Denali Advanced Integration
Majdi "Mike" Daher was a 20 year old premed college student planning on becoming a doctor when the Gulf War broke out in 1990, cutting him and his brothers off from his family in Kuwait.
It was a time of intense pain and uncertainy during which Daher and his two brothers in the US lost touch for some six months with their Mom,Dad, and siblings caught up in the Iraqi occupation of Kuwait.
"As brothers we came together determined to overcome and over-achieve, to figure out what we could do to build a business, to give back to our family that needed us now," says Daher, who put aside his dream of becoming a doctor. "We were determined to not let the situation define us. We needed to define the situation."
That's just what Daher did dropping out of College and teaming with his two brothers with cash made selling personal belongings to start Denali Advanced Integration in Redmond,Washington in June 1992.
"Failure was not an option," recalls Daher of the 17 hour work days and 13 members of his family living in a one bedroom apartment in Redmond, Washington after his family was reunited in the US. "Our family was depending on us."
Today, Denali, born out of that turbulent time, is one of the most highly respected and decorated solution providers in the country ranking number 152 on the 2011 CRN VAR500 list with a 25 percent increase in sales to 2010 to $110 million. The company's slogan, "Above the Rest", refers to Daher's promise as cofounder and CEO to bring every Denali customer "world class innovation, top tier support and trusted advisors who transform information technology into what he calls "unparalleled business advantages."
It's not only Denali's trusted and innovative technical advisors that are "Above The Rest," but its charitable efforts. Daher is the winner of the VAR500 2011 Community Service Award. His philanthropic pledge is to give community members fighting for a better life a "hand up" rather than a "hand out." It is that philosophy that has made Daher a widely recognized philanthropic leader focusing on healthcare, eduction and technology in the Redmond, Washington community. Denali and Daher have also been singled out by computer giant HP with the prestigious "Power of Technology In Community Innovation" "for giving back to the community.
Daher, who returned to Portland State University graduating magna cum laude with a bachelors degree in biology, has forged a different path to save and change lives than that of a doctor. He says his giving back is a direct result of the hands that reached out to help him during his own difficult times. "What matters is what we do with that hand that reached out to us," says Daher. "At Denali, we don't do hand outs. We do hand ups."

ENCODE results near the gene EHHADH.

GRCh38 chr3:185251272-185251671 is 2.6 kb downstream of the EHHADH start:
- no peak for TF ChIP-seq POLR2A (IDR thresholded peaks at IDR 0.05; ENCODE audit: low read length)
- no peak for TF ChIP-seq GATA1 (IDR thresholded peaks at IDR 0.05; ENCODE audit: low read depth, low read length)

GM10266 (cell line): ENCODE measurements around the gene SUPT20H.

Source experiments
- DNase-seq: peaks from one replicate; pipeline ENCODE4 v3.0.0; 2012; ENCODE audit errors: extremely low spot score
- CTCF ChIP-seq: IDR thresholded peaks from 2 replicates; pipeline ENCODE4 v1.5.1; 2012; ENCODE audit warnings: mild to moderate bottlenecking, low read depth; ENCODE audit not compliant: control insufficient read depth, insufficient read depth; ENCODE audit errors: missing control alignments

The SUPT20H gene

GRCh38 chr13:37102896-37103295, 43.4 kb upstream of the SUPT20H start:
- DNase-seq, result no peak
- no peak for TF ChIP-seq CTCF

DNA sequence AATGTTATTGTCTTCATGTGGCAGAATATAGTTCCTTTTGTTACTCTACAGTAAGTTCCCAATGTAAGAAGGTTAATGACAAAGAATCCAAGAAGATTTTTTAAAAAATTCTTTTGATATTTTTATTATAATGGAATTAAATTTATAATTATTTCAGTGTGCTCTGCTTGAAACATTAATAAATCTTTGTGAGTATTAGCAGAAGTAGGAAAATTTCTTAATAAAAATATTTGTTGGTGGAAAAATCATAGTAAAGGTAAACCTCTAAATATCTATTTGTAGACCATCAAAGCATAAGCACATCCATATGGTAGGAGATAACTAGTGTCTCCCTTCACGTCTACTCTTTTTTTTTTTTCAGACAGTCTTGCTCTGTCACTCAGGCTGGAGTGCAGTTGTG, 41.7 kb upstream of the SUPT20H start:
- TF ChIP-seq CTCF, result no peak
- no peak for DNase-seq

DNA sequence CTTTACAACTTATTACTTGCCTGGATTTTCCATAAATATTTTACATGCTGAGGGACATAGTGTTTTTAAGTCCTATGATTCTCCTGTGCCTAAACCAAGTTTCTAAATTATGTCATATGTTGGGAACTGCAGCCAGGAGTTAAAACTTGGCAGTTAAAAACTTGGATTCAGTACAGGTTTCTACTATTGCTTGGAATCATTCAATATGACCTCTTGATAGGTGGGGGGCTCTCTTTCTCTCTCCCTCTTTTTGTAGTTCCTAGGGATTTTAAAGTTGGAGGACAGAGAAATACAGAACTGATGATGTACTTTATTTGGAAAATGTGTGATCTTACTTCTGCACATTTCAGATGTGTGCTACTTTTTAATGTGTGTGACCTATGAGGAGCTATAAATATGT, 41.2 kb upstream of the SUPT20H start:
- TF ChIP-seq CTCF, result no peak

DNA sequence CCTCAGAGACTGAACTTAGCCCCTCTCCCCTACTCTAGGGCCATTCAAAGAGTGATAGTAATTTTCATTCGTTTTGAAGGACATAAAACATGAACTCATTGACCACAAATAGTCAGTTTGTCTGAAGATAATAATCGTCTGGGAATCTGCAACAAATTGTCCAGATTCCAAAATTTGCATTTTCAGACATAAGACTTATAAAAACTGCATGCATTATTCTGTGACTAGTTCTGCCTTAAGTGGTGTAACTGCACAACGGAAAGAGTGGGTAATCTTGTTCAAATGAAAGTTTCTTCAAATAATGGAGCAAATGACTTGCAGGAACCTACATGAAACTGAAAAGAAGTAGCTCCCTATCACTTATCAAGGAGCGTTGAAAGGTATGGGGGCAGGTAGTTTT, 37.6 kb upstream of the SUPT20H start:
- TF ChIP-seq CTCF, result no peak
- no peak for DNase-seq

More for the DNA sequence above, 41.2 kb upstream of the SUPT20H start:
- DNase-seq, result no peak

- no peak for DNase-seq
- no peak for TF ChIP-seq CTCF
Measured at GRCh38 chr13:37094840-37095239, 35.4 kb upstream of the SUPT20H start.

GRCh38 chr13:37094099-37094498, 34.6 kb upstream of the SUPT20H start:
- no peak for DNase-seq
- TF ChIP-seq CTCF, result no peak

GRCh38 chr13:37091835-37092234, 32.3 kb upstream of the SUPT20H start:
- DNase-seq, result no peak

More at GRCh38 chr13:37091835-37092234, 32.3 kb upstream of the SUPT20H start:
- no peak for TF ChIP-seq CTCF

When Denali President Chris Gerhardt met Todd Stablefeldt, a quadriplegic while riding on a commuter ferry from Bainbridge Island to Seattle Washington, the Denali team stepped up and supplied the technical expertise and technology muscle to make sure that Stablefeldt could survive during a power outage through the use of computer backup technology. Not only that the company teamed with technology partners on specially designed disability interfaces. That has led to a role promoting technology for quadriplegics with the support of the Todd Stabelfeldt foundation. Daher and his wife Dana have also been honored by the Evergreen Hospital in Redmond with the 2009 Spirit of Giving award.
But those charitable efforts are only a small part of Daher's determination to step up and support the community,customers, employees and vendors alike. "He won't share with you how many people he has helped," says John Convery, executive vice president of vendor relations for Denali. "I love the man. He is such a fine person deep down in his soul."
When a Denali employee was killed in a tragic car accident in 2007, Daher established an educational fund for the children and launched a community excellence award given to a charity chosen by an employee each year who personally volunteers and supports local charities. And when a Denali employee passed away from cancer last year, Daher stepped up once again to assist the family financially.
Daher himself won't talk about those deeds. But he does say that he views actions during such difficult times as another measure of "defining those situations rather than letting those situations define you."
"Somebody gave me the torch to light my pathway in the darkness of those challenging times," he says, recalling his Dad fleeing Kuwait with $20 in his pocket. "It is now my time as I came out of those dark times to hand that torch to other people."
By Steven Burke